Discovering Trek: Brother


This is my guide to Star Trek Discovery: Season Two. In space nobody can hear you scream but you can tumble about, with barely a scratch, in the cold vacuum of space, wearing just a space suit. Welcome to my recap of episode one “Brother.” This blog contains spoilers so if you haven’t watched “Brother” yet look away now, this is your last chance! Ready, the review is below the picture.


Damn it man! I knew math was important!

Season two is here and I for one am very pleased to be back aboard the U.S.S. Discovery. The first episode of the second season starts with some cool black and white graphics depicting space; it is shown to us via old-fashioned film reel from a NASA programme called Cassini, the first probe to enter the orbit of Saturn’s largest moon, Titan. We then get a Burnham voiceover. She intones “Space the final frontier, space is above us and within us.” It is foreboding; it is also thrilling to hear the start of this iconic speech in the voice of Burnham. She then tells us an African Folk tale about the creation of the Milky Way; this may be based on the Khoisan people of the Kalahari Desert in southern Africa who said that long ago there were no stars and the night was pitch black. A girl, who was lonely and wanted to visit other people, threw the embers from a fire into the sky and created the Milky Way. Burnham tells us that within the Milky Way there is a hidden message available only to those whose hearts are open enough to receive it.

We are shown a flashback; Burnham coming to the home of Sarek and Amanda for the first time. Amanda is overjoyed to have a human child, Sarek describes it as their responsibility to look after her. She is introduced to Spock as a very young child, Spock is playing with some kind of Vulcan I-pad in his sparsely decorated bedroom, he uses his I-pad to grab handfuls of luminescent energy and chuck it into the air, echoing the girl from the African folk tale, creating an angry looking dragon who roars at little Burnham. Spock then slams the door in Burnham’s face, not the most auspicious start to their relationship. We cut back to the bridge leading off exactly where we left them in season one. On their way back to Vulcan to drop Sarek home they have just received a distress signal from Enterprise. Captain Pike announces that he is beaming over to Discovery bringing with him a science officer and an engineer. I got excited and wondered whether the engineer would be Scotty, I had guessed already that the science officer would not be Spock, but Burnham clearly anticipates being re-united with her brother.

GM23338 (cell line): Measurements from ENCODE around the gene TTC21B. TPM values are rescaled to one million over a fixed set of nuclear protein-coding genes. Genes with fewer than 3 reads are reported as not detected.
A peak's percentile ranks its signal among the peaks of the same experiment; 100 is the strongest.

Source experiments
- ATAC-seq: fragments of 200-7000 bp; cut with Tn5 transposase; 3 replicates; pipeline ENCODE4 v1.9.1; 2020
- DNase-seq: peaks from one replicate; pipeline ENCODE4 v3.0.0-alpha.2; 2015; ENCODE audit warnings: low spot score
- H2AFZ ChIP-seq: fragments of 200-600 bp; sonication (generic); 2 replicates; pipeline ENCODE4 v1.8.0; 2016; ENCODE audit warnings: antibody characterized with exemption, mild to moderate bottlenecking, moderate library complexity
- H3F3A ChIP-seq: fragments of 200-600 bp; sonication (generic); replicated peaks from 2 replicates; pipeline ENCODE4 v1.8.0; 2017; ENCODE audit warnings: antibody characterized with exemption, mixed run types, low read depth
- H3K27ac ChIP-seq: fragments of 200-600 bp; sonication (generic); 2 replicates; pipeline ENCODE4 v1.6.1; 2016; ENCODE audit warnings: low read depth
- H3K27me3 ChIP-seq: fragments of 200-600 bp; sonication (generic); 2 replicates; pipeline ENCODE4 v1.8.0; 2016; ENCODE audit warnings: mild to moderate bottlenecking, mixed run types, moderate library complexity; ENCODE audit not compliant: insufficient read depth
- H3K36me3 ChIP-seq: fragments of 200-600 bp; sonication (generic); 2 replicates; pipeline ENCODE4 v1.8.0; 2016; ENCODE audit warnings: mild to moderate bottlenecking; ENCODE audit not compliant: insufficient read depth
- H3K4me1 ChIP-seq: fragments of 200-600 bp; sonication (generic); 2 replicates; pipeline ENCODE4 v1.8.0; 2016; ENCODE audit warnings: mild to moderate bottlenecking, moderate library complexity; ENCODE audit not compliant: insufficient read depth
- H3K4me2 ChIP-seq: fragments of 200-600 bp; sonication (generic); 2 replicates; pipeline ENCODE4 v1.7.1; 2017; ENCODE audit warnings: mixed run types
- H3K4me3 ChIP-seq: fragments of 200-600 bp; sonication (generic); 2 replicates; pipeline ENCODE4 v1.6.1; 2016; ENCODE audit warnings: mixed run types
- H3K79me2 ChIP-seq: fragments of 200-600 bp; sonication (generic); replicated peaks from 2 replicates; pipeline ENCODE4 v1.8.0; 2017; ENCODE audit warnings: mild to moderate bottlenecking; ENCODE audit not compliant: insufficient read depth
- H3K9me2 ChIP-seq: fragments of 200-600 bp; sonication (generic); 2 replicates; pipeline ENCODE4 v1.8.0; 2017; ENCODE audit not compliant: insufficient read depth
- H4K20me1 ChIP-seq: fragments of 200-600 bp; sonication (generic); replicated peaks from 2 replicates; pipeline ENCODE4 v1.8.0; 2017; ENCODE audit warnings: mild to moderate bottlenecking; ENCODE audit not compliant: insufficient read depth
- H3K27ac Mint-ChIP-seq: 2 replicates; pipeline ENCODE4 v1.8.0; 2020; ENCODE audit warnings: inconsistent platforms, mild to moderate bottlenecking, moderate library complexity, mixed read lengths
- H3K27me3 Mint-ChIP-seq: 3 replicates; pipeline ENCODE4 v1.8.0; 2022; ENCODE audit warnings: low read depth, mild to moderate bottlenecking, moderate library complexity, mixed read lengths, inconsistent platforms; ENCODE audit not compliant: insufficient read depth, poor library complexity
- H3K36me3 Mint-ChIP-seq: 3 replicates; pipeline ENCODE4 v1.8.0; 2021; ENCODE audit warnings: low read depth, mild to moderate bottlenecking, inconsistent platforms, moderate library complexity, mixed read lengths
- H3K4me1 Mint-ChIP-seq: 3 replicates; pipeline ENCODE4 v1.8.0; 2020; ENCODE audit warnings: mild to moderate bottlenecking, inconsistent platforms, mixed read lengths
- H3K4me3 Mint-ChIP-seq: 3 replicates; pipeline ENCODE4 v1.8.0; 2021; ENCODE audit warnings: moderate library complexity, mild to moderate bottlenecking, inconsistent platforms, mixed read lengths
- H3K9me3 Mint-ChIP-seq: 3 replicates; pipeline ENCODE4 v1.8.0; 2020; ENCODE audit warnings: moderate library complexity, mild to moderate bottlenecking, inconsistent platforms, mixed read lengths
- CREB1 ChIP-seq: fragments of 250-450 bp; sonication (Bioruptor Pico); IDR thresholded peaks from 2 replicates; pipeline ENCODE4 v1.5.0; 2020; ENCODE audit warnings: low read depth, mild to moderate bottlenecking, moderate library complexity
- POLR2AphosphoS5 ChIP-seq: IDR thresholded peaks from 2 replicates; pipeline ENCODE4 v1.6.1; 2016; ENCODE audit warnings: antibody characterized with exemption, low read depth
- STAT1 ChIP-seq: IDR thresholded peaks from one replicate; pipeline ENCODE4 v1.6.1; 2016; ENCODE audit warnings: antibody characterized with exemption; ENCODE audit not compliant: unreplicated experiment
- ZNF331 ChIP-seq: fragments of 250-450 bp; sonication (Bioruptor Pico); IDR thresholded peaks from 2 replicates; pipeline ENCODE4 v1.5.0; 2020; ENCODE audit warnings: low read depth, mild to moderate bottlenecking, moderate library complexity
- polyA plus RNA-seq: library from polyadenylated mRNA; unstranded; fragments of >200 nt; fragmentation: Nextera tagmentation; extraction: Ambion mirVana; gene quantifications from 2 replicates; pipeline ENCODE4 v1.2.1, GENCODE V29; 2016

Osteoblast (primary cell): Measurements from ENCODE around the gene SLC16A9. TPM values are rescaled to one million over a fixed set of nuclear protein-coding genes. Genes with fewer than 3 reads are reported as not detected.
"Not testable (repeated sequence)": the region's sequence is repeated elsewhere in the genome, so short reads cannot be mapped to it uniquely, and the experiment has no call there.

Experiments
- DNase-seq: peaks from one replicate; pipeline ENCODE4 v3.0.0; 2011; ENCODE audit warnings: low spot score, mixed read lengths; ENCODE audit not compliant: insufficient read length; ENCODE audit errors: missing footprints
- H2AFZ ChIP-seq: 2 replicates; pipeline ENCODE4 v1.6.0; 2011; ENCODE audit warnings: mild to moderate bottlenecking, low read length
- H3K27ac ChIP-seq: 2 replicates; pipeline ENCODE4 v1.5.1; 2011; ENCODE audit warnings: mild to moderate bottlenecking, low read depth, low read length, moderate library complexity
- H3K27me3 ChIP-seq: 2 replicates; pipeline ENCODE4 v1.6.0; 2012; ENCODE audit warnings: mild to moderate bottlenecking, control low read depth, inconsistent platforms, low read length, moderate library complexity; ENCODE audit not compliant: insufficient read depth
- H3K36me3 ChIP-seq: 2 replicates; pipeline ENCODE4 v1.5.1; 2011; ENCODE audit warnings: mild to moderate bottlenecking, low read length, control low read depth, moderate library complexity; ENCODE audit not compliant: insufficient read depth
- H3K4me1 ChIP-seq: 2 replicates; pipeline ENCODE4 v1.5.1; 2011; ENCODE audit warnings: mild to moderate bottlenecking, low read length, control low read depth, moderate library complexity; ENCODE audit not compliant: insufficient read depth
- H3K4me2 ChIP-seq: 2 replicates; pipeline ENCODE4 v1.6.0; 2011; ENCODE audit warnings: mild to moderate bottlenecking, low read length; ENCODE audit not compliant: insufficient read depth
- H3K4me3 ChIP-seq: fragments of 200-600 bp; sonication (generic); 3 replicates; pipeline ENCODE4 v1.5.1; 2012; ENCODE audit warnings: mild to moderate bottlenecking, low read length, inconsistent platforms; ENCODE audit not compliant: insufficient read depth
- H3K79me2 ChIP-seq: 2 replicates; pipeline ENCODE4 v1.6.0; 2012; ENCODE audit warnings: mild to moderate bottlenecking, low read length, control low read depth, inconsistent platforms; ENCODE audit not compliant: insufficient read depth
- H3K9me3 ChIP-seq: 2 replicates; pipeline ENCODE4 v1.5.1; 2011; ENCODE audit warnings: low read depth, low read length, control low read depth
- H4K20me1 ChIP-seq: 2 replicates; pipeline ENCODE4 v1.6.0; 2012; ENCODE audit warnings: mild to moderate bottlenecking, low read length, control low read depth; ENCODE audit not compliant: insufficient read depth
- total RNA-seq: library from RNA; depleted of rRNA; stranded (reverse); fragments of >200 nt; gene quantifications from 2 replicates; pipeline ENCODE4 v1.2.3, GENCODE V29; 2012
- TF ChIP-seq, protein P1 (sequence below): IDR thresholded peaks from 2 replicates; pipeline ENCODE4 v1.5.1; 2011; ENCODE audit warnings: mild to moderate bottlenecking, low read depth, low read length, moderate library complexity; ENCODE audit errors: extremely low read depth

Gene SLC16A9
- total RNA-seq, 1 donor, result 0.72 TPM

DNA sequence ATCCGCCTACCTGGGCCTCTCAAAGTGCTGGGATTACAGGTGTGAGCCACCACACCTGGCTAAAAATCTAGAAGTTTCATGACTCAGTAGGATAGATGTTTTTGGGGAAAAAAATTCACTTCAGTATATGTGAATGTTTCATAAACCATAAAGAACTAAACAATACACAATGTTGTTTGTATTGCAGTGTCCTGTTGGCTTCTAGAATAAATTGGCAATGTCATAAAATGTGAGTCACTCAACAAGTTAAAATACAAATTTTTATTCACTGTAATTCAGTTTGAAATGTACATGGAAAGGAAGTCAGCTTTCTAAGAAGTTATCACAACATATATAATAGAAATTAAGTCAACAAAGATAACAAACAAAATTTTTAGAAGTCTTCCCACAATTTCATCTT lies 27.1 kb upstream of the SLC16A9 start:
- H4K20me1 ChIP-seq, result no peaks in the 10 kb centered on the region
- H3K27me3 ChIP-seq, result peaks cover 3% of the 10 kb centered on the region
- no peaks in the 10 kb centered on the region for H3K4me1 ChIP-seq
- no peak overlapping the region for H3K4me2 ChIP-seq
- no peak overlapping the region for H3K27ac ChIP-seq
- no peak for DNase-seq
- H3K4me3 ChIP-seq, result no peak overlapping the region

Saru and Burnham head to greet the party from the Enterprise and as they walk down the corridor’s of Discovery, they have a lovely interchange. Saru can smell Burnham’s endorphins, she puts this down to her being mission ready, preparing for the challenge of a distress signal from the fleet’s most significant ship. Saru playfully suggests it is anticipatory because she is excited to see Spock, who Burnham points out, is her Foster Brother. Burnham asks Saru if he has any siblings and he tells her he does and her name is Siranna, a call back to what we now know from Short Treks. It is interesting to see the potential of these short episodes to tie into the main show. I loved that we get several scenes in this episode where the characters walk to a destination and have conversations, there is a sense of freedom in these character driven moments, and something quintessentially Trek about them.

We enter the transporter room and the guy at the controls seems to have borrowed Geordi La Forge’s visor. We meet Pike, not-Spock and not-Scotty. Pike has arrived under the remit of Starfleet regulation 19, section c. Pike’s introduction is exciting, and I liked him straight away. He is portrayed by Anson Mount, who doesn’t do an impression of Jeffrey Hunter but has the mannerisms of a square-jawed hero from a bygone age that evokes Hunter’s performance. Pike is direct, equipped with a cowboy’s taciturn charm and has a decent line in witty one-liners. “Do not covet thy neighbour’s star-ship commander, besides we’ve got the new uniforms.” According to Saru regulation 19 can only be triggered under three contingencies, 1) imminent threat, 2) lives of federation citizens are in danger or 3), no other officers of equal or higher rank are present to mitigate that effect, Saru asks what one Pike is here under and Pike tells him: “All of them.” The Discovery crew have some nervousness about this turn of events considering the track record they have with commanding officers.